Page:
When we wrote up your offer we determined the closing date based upon the amount of time your lender needs to complete your file. If you’re paying all cash, then more than likely we determined the closing based upon your schedule and how long the title attorney needed to do the title work.
Here are a few things to keep in mind when it comes to your closing date:
- It could change. The contract reads that the we can close ON or BEFORE the closing date indicated on the executed contract. If you stay on top of every request from the lender, get your inspections completed in a timely manner, and all goes well with the appraisal and title work, then it’s likely we can close on or before. However, there are times when we might need to request an extension. For example, if the lender or title attorney runs into a snag, if we are waiting for documentation, or something else occurs that’s out of our control. There are many factors that can cause the closing date to change, but go ahead and put the date in your calendar tentatively. If you’re not sure where to find this date, send me a text or an email and I’ll confirm what we have on file.
- Expect closing to last about one hour but be flexible with the closing time. Do not schedule anything else on the date of closing in case the times change or paperwork is delayed. Be flexible with your moving plans just in case.
- The closing date and time will not be confirmed until we have received the Clear To Close (CTC) from the lender. This means that the underwriter has checked and double-checked everything in your file, has approved your loan, and we’re ready to sign the papers. Once the CTC has been received, the title attorney’s office will start making phone calls to all parties involved to schedule the closing. In my experience we have been able to close within 1-3 days after receiving the CTC.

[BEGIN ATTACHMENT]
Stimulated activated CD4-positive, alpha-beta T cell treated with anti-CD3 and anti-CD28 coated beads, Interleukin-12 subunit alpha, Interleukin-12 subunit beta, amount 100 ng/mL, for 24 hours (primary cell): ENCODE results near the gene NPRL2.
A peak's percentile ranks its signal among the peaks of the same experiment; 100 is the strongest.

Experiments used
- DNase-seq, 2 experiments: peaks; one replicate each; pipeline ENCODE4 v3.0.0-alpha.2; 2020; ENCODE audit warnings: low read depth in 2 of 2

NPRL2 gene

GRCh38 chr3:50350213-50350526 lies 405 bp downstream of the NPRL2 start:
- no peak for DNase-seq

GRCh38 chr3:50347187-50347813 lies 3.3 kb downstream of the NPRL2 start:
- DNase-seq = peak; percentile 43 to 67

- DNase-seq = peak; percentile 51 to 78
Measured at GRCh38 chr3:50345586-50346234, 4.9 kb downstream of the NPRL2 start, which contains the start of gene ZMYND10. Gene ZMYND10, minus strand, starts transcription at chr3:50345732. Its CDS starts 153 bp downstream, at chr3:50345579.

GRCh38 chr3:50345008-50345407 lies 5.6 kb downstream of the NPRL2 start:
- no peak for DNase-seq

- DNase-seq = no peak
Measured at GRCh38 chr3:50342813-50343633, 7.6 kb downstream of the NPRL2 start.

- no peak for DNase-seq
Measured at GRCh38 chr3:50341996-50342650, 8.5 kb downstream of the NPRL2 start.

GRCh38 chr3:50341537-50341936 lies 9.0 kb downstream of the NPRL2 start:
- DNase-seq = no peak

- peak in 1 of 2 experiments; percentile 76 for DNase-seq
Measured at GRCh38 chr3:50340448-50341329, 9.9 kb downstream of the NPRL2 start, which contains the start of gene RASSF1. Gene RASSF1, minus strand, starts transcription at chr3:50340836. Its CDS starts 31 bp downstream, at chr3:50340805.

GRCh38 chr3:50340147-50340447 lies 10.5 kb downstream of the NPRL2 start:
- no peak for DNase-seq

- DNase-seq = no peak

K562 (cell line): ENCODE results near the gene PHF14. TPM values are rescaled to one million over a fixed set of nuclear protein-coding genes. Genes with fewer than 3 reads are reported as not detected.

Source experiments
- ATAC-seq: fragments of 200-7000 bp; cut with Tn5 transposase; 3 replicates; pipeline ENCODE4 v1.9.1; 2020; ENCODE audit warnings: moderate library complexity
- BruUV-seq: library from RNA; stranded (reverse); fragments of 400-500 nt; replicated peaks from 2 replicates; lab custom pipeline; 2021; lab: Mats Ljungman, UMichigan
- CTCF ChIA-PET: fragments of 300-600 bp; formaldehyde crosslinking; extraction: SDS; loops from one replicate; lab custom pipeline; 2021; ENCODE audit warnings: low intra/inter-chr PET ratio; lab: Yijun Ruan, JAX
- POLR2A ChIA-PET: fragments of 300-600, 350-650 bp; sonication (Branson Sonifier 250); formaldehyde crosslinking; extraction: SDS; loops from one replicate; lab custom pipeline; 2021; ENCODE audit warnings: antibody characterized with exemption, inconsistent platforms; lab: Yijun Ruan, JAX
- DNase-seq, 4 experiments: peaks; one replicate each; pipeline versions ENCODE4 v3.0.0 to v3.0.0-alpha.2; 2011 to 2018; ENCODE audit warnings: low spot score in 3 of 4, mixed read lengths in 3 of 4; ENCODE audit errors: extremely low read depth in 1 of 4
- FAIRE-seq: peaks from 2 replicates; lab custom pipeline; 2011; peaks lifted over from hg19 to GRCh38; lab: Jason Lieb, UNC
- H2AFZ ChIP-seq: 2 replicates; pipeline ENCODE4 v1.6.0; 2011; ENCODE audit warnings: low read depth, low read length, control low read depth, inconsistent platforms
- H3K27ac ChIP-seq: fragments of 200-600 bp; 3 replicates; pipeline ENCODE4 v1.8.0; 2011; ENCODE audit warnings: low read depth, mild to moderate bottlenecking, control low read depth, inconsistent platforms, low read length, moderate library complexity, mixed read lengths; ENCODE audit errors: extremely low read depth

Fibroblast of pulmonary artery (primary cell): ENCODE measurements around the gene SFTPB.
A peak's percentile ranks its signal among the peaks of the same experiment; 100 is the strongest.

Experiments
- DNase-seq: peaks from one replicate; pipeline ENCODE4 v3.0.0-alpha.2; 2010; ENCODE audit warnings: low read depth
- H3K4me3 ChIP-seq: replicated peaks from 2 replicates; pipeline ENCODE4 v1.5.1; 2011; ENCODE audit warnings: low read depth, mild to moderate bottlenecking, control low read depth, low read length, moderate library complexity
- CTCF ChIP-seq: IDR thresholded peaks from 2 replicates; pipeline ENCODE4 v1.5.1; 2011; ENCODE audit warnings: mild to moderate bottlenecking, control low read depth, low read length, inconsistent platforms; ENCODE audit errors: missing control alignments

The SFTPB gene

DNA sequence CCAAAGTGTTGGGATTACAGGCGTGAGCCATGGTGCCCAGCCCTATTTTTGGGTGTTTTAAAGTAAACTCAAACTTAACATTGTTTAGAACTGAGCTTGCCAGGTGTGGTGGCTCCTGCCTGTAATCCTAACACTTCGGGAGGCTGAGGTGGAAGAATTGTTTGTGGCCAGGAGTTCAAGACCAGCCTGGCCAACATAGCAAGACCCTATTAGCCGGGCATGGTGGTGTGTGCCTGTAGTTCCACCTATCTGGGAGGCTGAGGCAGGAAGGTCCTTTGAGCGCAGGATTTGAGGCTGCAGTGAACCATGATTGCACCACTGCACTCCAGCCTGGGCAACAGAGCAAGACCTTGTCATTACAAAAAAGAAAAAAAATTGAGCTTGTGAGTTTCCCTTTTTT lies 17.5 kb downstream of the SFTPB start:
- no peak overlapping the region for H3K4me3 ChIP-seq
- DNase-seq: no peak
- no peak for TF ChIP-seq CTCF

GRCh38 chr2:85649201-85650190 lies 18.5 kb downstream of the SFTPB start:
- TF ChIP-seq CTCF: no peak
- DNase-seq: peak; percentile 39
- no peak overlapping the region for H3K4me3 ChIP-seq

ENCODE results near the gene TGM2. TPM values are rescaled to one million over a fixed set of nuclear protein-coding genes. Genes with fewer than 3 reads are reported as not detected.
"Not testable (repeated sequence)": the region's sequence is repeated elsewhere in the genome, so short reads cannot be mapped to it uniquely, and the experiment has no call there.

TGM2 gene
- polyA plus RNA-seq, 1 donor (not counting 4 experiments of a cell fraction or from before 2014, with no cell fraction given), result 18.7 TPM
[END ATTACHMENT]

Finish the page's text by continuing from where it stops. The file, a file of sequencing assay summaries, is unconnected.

- It’s best if you can personally attend the closing, but if you can’t, please let me, your lender, and your title attorney know immediately. We will need to make sure that you have secured a Power of Attorney (POA) that has been reviewed, approved, and notarized. Note: not all POA’s are created equal. The verbiage must be” just right” for the transfer of property. Remember, it’s best if you can attend the closing yourself so the attorney can go over the mortgage, payments, homestead exemption, etc., with you in person. But we all find ourselves in the midst of extenuating circumstances and one point or another and we can definitely do our best to achieve a win-win situation for all parties involved.
If you have any questions, feel free to reach out to me at 337-344-1734 or misty (dot) carrier (at) exprealty (dot) com.